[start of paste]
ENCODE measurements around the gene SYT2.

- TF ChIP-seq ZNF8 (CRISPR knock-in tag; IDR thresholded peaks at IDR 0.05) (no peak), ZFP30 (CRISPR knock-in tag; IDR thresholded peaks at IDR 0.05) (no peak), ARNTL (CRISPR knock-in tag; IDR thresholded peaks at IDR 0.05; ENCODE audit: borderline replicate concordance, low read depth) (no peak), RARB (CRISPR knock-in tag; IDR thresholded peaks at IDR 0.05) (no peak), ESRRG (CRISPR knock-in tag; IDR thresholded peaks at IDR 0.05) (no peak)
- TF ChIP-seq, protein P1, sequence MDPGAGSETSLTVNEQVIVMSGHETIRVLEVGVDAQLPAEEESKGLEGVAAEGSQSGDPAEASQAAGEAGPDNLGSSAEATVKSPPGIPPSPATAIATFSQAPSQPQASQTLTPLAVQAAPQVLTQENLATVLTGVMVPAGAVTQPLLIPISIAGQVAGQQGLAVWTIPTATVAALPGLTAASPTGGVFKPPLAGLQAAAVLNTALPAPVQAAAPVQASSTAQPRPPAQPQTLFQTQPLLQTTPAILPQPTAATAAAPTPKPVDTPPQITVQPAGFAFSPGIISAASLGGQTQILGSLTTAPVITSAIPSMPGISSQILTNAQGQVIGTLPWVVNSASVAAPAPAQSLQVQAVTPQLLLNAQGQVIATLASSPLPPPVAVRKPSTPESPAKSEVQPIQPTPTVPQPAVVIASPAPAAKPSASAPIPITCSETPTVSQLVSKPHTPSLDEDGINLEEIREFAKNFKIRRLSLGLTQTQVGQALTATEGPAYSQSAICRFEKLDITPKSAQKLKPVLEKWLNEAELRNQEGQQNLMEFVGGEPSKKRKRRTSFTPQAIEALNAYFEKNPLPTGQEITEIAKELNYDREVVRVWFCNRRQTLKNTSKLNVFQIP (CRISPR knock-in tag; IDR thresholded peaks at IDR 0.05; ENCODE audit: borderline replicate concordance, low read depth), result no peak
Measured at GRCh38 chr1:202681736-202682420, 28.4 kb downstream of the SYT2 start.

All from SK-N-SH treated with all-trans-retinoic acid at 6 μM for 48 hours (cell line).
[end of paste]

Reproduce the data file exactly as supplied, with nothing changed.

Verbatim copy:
ENCODE measurements around the gene SYT2.

- TF ChIP-seq ZNF8 (CRISPR knock-in tag; IDR thresholded peaks at IDR 0.05) (no peak), ZFP30 (CRISPR knock-in tag; IDR thresholded peaks at IDR 0.05) (no peak), ARNTL (CRISPR knock-in tag; IDR thresholded peaks at IDR 0.05; ENCODE audit: borderline replicate concordance, low read depth) (no peak), RARB (CRISPR knock-in tag; IDR thresholded peaks at IDR 0.05) (no peak), ESRRG (CRISPR knock-in tag; IDR thresholded peaks at IDR 0.05) (no peak)
- TF ChIP-seq, protein P1, sequence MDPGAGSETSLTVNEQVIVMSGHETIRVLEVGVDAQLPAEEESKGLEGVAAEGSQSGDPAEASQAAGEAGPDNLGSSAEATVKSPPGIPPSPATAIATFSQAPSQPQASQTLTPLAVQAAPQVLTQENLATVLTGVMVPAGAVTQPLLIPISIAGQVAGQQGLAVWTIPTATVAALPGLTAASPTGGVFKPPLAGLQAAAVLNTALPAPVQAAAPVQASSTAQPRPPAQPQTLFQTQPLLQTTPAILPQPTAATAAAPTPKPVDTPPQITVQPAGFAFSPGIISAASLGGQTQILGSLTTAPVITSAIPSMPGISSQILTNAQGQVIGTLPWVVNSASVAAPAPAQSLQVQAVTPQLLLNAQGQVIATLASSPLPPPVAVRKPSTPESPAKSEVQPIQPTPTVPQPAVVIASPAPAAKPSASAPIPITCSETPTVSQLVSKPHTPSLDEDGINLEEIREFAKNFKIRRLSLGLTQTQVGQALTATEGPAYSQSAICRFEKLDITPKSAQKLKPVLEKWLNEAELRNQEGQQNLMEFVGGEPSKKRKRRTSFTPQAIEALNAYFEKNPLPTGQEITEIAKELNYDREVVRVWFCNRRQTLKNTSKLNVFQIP (CRISPR knock-in tag; IDR thresholded peaks at IDR 0.05; ENCODE audit: borderline replicate concordance, low read depth), result no peak
Measured at GRCh38 chr1:202681736-202682420, 28.4 kb downstream of the SYT2 start.

All from SK-N-SH treated with all-trans-retinoic acid at 6 μM for 48 hours (cell line).